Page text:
DescriptionInnovation is the lifeblood of the global marketplace and the differentiator between successful thriving institutions and those experiencing the slow descent into obsolescence. Traditionally, organizations have relied on a variety of extrinsic motivational techniques to encourage innovation including high salaries, frequent bonuses and other fringe benefits. While these techniques may initially attract creative thinkers, they are not always effective at increasing creative ideation. By contrast, intrinsic motivation, with its focus on personal mastery and meaning, is much more effective at fostering creativity. In addition to an organization's motivational strategy, there are a variety of personal, psychological and environmental factors that influence creativity and should be taken into consideration when designing the ideal workplace. This seminar will cover the steps of the ideation process and appropriate ways to incorporate both extrinsic and intrinsic motivators into the various stages. It will explore the personal characteristics that influence creativity using an assessment tool and discuss environmental factors that can encourage and hinder innovative thinking in individuals and teams. This seminar will also give participants the opportunity to test out practical techniques which leaders, teams and individuals can use to increase creative ideation. The format of this seminar will be a combination of presentation, demonstration, participation and discussion. Before attending the workshop, please take 5 minutes to do the Reisman Diagnostic Creativity Assessment (RDCA) on yourself. You can download the app or complete the assessment via an online survey. Download the app version of the Reisman Diagnostic Creativity Assessment (RDCA) https://itunes.apple.com/us/app/reisman-diagnostic-creativity/id416033397?mt=8. Complete the online survey versions of the Reisman Diagnostic Creativity Assessment (RDCA) https://www.surveymonkey.com/s/RDCAparedesJan15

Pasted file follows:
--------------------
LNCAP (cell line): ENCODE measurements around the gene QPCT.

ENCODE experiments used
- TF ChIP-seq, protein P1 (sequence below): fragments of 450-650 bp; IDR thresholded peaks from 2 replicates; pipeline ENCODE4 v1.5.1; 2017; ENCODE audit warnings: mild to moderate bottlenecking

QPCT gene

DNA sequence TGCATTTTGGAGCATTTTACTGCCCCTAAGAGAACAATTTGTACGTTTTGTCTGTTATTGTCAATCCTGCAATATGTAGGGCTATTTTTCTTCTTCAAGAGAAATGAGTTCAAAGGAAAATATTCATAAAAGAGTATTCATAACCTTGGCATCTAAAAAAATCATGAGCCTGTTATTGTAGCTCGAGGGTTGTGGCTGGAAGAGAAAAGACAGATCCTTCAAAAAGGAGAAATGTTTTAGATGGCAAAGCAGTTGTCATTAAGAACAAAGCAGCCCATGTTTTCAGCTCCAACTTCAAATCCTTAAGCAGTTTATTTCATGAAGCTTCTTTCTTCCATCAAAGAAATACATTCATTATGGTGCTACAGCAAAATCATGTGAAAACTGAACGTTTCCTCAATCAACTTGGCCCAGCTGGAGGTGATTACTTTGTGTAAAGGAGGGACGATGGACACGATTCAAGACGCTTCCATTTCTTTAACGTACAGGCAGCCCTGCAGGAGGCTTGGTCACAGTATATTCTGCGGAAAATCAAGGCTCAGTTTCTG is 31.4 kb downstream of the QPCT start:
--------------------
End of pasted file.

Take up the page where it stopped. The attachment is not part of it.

Dr. David Paredes teaches courses in creativity, motivation and change at Purdue University and Drexel University. He received his Ph.D. in Education Leadership and Learning Technologies from Drexel University and has an undergraduate degree in philosophy, as well as a graduate degree in instructional design. He has used this unique combination of disciplines to explore the ways in which knowledge is created and subsequently changed into new and novel ways of perceiving the world during the creative process. He investigated the complex relationship between motivation, creativity and change by analyzing the environmental conditions and types of interactions that would allow employees to take advantage of changing work environments for furthering innovation during mergers, acquisitions and major reorganizations. His conclusions served as the basis for his ongoing advocacy of intrinsic motivation in the workplace. He has been able to put his research into practice at several organizations as a leader in employee learning and development. In addition to his academic and professional experience, Dr. Paredes has also served as a consultant for KPMG’s People and Change division where he worked with Fortune 500 clients on developing methods for sustaining innovation during periods of major change.
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